“You have to ask yourself, ‘Do we really even need dining rooms?’” That question, from Florida franchisee John Griffey, is on the mind of virtually every QSR operator. “I think the world has changed forever. More and more, people don’t really want to come inside the stores, and Covid moved everybody to the digital world,” he says, reiterating the question “Do you really need a dining room?”

For the decades-old quick-service delivery model, the future is now. Drive-thrus have long been a vital part of the QSR sales strategy, but when the pandemic shut down indoor dining, the industry witnessed drive-thrus – and the wider off-premise category – transform into a lifeline for operators and customers.

“Pre-pandemic, certainly in the quick-service space, a large chunk of the business had already been off-premise with app-based ordering, third party delivery, and continued investment in drive-thrus and ordering kiosks,” observes David Henkes, senior principal and head of Strategic Partnerships at the foodservice research firm Technomic. “A lot of these initiatives continued to grow through the pandemic, and are now migrating even beyond quick service.”

Dining Rooms shrink, amidst off-premise growth

As the country emerges from pandemic restrictions, many dining rooms remain shuttered and plans for new ones are shrinking. This as the off-premise category is expanding to include double drive-thru lanes, bypass lanes, digital app orders and third-party delivery, which was the catalyst behind Inspire Brands’ first ghost kitchen in Atlanta. The building permit describes the 7,500 square-foot space as a “catering and food-service kitchen with a public lobby for food delivery services.” This flurry of innovation marks an important evolution in the QSR industry, and heralds a change in an industry focused on changing consumer preferences that demand a more efficient, more automated, and oftentimes less personal, experience.

“You can’t ignore customer trends,” says the head of TD Bank’s Restaurant Franchise Finance Group, Mark Wasilefsky. “You have to follow them and you have to capitalize on them.”

According to the TD Bank 2021 Restaurant Franchise Pulse Survey, operators are positioning themselves to do just that. In their annual survey of more than 250 restaurant franchisees, operators noted that their top areas of investment in 2022 are in technology. That includes mobile ordering (54%); delivery services (47%); technology such as new POS digital signage (45%); and alternative payment methods (37%).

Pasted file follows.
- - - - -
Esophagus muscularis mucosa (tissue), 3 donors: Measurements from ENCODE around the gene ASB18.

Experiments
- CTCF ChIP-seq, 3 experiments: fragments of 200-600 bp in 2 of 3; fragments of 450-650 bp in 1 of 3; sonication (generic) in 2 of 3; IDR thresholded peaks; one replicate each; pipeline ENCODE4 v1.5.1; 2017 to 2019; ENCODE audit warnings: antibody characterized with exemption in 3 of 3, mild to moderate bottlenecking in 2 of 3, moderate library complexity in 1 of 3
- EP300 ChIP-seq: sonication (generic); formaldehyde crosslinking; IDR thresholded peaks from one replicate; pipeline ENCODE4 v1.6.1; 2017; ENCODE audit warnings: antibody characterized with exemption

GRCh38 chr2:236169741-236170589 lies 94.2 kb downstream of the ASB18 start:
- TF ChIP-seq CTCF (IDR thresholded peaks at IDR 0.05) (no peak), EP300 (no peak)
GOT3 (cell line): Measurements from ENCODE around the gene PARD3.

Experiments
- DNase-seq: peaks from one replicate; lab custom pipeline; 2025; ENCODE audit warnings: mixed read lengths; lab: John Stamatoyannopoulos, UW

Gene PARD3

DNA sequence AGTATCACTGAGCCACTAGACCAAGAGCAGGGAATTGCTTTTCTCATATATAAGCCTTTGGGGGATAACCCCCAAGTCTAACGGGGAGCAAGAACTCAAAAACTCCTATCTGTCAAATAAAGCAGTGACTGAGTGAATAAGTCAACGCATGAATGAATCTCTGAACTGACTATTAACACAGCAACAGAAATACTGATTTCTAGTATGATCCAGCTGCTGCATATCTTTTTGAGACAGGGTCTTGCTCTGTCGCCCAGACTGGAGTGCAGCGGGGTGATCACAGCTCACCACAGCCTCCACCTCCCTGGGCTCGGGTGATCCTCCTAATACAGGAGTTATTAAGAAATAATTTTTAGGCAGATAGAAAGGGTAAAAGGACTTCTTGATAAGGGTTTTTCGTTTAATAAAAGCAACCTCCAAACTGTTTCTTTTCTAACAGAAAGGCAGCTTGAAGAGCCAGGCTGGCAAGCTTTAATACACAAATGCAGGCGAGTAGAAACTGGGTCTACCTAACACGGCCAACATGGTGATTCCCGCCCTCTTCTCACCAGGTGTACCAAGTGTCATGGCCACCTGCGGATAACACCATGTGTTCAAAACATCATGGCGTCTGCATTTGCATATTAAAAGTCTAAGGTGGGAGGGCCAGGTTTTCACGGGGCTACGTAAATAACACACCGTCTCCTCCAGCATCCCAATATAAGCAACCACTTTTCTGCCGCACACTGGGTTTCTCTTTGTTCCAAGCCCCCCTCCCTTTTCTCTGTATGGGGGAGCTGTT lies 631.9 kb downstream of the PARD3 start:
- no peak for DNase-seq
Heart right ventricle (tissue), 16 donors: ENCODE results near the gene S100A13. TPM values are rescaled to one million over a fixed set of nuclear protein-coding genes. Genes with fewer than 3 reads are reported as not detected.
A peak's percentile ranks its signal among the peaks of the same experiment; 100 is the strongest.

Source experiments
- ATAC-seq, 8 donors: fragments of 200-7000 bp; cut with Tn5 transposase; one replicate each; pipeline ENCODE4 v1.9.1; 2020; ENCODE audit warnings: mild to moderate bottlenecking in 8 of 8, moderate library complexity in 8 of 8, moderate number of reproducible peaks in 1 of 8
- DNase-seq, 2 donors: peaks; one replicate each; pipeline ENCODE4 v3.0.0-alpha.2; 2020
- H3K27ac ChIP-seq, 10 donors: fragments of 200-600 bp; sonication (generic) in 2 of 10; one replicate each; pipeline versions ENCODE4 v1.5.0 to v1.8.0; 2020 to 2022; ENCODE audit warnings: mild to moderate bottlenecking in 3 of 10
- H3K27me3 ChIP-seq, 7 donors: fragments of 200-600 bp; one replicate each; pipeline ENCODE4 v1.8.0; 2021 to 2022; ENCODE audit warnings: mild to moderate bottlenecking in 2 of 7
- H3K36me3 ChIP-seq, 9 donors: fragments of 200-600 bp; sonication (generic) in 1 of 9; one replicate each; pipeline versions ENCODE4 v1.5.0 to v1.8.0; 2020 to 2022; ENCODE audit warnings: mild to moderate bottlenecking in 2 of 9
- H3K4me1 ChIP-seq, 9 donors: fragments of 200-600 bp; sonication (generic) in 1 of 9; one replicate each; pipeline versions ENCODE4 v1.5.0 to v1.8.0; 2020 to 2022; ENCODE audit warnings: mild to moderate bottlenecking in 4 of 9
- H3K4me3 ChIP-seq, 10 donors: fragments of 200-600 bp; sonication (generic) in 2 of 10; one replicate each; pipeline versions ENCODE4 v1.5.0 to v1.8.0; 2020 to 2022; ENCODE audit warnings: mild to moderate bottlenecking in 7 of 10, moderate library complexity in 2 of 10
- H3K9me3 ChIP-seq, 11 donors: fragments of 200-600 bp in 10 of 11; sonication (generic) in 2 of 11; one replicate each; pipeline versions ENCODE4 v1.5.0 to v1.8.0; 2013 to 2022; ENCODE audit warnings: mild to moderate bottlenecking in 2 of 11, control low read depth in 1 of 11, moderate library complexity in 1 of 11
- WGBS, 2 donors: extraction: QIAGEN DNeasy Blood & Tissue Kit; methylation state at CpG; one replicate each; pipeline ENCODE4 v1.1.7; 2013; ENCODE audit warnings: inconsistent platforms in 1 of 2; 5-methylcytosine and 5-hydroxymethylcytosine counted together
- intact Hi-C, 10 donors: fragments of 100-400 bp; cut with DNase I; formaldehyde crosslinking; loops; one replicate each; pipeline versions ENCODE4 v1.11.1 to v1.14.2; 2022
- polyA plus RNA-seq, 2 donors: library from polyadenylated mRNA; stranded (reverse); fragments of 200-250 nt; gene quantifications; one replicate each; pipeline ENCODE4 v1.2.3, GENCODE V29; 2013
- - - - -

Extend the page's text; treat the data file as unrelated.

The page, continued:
At the same time, the survey showed that operators are also altering their physical restaurant locations, with 45% planning to provide additional drive-thru locations and 55% saying they plan to add more space for pick-up. “What we are seeing is that the pandemic has permanently altered consumer expectations and behaviors to the point that operators are comfortable enough to make long-term capital investments,” Wasilefsky says.

QSR Evolution: Pandemic tested, app driven, less personal

Dunkin’ is no exception and is uniquely positioned to not only keep pace, but lead in this QSR evolution. Widely recognized as an established player in drive-thru service, nearly two-thirds of its more than 9,600 U.S. locations have drive-thrus. When Dunkin’ launched its Next-Gen store concept four years ago, it featured the first drive-thru dedicated exclusively for mobile ordering, allowing customers who ordered ahead on the app the opportunity to drive right up to the window to get their order. At the time, Dunkin’ billed Next-Gen as the “store of the future,” never envisioning the future would bring with it an industry changing pandemic. But these stores enabled Dunkin’ franchisees to react quickly to Covid restrictions and changing customer expectations.

Today, the Dunkin’ brand continues to enhance its off-premise category with digital-only and drive-thru only stores, as exemplified by its first digital-only location in Boston. The store only takes orders placed in advance on the mobile app or at an in-store kiosk, allowing customers to grab their order in a contactless pick-up area.

Dunkin’ GO, a drive-thru only store, is also expanding its footprint in the marketplace. John Griffey opened Florida’s first GO store last fall, and has two more in the pipeline. The 1,200 square-foot store features a design with a digital, on-the-go focus. It has a double drive-thru lane, a walk-up window and a digital menu board—features that all prioritize efficiency.